This is the fourth part of a fiction serial, in 838 words.
Daddy got us up and moving just after first light. We made good going that day in improving weather, and he pushed on until it was almost too dark to see to get the fire going. So he lit the oil lamp as he got the food ready to cook. There were not so many people on the trail, though we had passed some men in uniform, looking footsore and shabby. They were walking east, and daddy reckoned they were heading home to other places in Virginia. “Some of those boys have had to walk a mighty long way, Phin, and they still have a ways to go yet”.
The next morning, some riders passed us. They looked fit and healthy, and were well-mounted. They didn’t say anything to us, or acknowledge us, but daddy got real uneasy like. He stopped early, just outside of a small town we could see up ahead. “Don’t reckon we need to go into that town, boy. The trail starts to get steep after that, and I’m fixing to follow a different way”. I was sure he was worried about those riders, and thought they would be in that town. “I reckon we stay close to the Powell River for a ways, that should take us between the hills”.
We may have avoided trouble in the town, but sticking close to the river was hard going. A couple of times we had to backtrack to get around some woodland areas too tight for the wagon to get through, and after two days of that, daddy was starting to think we might need to get some more supplies in the next place we came across. Finding an established trail with some obvious wheel-ruts, he kept going until we spotted a house close by. “You stay in the wagon, Phin, and keep the rifle close. I’m gonna see if anyone lives there”. He walked up the dusty path, and stepped over a fallen rail in the fence. Just then, the door opened, and a woman appeared, carrying an old shotgun. “Just stay right there, mister, and state your business”.
She looked younger than my momma, and was wearing a thick apron over a blue dress. Her hair was piled up high, but bits were straggling loose across both sides of her face. She had some shabby pull-up boots on her feet, and they looked to be too big. Daddy raised his hands. “Don’t mean you no harm ma’am. Just me and my boy here. See, he’s in the wagon there. I just wanted to ask where this place is, and if there’s a town or store nearby”. She didn’t lower the shotgun, and kept her eyes on daddy. “You’re in Hancock County Kentucky, mister. Sneedville is up the trail a bit. You will be there long before dark”. Daddy backed up. “Thank you kindly, ma’am. Good day to you”. She stood at the door watching us until I could no longer see the house.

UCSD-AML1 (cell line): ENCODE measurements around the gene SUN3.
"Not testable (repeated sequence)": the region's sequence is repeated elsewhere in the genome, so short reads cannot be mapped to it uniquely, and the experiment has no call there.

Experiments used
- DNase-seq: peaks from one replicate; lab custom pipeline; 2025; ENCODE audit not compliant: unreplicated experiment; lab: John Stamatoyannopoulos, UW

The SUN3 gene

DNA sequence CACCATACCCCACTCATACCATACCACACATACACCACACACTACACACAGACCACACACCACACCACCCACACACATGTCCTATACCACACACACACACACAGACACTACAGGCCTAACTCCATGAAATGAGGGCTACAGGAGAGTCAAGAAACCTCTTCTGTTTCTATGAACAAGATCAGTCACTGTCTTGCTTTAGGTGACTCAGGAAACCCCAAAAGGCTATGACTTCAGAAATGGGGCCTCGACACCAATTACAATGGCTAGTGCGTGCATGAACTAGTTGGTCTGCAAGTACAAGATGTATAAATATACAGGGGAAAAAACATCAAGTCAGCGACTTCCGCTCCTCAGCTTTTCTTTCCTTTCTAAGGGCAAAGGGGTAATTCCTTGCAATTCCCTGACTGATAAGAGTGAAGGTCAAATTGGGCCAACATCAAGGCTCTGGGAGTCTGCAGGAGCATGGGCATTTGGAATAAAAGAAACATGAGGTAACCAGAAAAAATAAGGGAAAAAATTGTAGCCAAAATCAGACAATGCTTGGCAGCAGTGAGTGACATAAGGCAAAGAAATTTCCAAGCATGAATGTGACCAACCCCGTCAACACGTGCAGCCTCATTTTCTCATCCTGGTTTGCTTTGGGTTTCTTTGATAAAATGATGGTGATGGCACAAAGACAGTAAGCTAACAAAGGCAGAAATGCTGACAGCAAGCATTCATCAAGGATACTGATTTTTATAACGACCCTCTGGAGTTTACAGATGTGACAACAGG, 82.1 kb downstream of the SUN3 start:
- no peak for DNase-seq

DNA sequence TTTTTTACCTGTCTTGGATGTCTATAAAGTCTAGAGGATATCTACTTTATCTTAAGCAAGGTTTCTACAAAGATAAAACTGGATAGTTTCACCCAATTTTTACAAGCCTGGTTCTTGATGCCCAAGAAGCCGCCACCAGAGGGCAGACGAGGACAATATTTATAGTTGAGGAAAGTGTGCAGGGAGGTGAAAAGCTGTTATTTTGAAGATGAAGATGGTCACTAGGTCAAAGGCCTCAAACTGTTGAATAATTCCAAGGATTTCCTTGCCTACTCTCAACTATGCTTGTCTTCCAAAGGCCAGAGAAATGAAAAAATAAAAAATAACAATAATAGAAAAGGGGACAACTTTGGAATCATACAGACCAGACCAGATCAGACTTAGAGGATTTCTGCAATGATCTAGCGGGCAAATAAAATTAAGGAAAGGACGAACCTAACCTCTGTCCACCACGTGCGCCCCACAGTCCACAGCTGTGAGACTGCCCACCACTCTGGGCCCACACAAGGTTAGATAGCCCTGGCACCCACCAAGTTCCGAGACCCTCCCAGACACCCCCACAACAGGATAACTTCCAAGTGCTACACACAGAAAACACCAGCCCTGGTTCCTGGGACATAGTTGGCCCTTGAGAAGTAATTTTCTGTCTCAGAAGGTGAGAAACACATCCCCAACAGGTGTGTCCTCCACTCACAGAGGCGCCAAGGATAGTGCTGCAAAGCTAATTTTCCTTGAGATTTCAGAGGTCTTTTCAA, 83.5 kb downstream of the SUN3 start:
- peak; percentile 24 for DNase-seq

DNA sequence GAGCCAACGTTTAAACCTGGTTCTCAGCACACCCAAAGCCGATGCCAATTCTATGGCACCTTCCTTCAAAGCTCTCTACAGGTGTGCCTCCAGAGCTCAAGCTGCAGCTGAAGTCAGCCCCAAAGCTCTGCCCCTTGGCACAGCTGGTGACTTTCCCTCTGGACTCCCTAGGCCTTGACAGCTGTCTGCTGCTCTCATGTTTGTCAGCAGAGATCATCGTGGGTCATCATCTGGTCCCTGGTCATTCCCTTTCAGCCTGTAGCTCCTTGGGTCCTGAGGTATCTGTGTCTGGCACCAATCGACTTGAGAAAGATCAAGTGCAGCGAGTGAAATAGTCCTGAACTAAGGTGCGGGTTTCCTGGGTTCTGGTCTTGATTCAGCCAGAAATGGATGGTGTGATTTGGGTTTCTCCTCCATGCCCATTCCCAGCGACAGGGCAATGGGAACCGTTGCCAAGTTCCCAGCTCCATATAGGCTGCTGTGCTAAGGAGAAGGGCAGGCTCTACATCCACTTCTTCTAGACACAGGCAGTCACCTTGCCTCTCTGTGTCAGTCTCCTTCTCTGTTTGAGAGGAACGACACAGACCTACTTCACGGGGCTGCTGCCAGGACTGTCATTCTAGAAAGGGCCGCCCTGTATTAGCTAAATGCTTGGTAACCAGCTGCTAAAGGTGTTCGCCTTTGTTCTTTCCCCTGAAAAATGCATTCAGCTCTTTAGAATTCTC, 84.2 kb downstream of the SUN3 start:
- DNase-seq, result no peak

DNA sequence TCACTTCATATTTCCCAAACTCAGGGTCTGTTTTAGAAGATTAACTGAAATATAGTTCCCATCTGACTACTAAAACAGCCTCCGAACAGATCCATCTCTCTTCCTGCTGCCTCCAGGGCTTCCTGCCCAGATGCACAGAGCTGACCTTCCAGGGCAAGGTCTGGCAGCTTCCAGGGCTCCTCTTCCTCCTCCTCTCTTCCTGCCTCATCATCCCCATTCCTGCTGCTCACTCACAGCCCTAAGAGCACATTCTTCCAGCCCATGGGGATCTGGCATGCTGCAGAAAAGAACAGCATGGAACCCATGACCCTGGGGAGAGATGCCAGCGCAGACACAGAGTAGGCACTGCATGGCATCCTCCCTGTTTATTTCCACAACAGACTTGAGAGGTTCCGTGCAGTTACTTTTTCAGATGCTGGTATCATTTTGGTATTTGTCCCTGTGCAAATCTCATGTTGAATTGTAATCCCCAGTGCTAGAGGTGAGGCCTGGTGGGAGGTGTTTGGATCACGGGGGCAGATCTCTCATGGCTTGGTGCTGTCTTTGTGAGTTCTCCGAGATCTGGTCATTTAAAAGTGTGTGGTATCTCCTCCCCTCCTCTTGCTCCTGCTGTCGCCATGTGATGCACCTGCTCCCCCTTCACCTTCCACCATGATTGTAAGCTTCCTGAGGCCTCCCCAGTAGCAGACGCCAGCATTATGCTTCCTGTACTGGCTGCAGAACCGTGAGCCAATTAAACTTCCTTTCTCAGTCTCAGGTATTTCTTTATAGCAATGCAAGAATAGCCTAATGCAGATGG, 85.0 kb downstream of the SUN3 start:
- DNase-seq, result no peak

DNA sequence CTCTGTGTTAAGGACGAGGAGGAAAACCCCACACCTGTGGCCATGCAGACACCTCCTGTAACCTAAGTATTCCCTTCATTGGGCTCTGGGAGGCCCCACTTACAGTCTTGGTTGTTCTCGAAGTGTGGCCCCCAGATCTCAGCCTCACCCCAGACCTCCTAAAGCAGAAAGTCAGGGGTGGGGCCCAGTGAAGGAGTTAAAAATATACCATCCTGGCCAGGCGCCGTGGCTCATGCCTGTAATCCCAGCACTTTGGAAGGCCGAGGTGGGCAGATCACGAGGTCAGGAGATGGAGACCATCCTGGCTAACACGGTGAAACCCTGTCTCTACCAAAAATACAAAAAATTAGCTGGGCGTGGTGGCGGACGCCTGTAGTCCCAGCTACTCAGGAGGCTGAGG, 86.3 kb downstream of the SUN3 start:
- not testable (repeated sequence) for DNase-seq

On the way into town, daddy told me that there had been a lot of trouble in Kentucky. The state had come out for the Union, but a lot of the fellas who lived there decided to fight for the rebels instead. “Spilt up families, Phin. Lots of bushwacking and mischief went on. I reckon that lady is on her own with a child, no man around. With so many men on the trails both ways, she must be scared to death”. I wasn’t used to people not being hospitable and friendly, but listening to daddy, I could understand why she might have been afeared.
Sneedville wasn’t much of a place. Just one main street with the usual stores, a doctor’s office, and a livery stable. Most of the men hanging around and sitting on porches were still wearing bits of blue uniform. Some had legs or arms missing, and all eyed us with great suspicion as daddy stopped the wagon outside the general store. “If anyone gives you trouble, just fire the rifle, Phin. Don’t shoot anyone, you hear. Just fire it in the air”. I felt a little worried. I wasn’t used to my daddy being so nervous. He was in there for a long time, but nobody came up to the wagon. I had a hand behind me gripping the rifle though.
A skinny boy followed daddy out. They were carrying sacks of stuff that got dumped in the back of the wagon, and daddy gave the boy some change for helping. As we drove out of town, daddy shook his head, and spit. “The prices were all wrong, Phin. Store-keeper says it’s supply and demand, war shortages and such. But he charged me double ’cause I’m a stranger, that’s what I reckon”. He flapped the reins to make the horses walk faster, and the poor ox had to break into a trot behind.
When I could no longer see the town behind me, I felt relieved. My first experience of Kentucky had left me worried.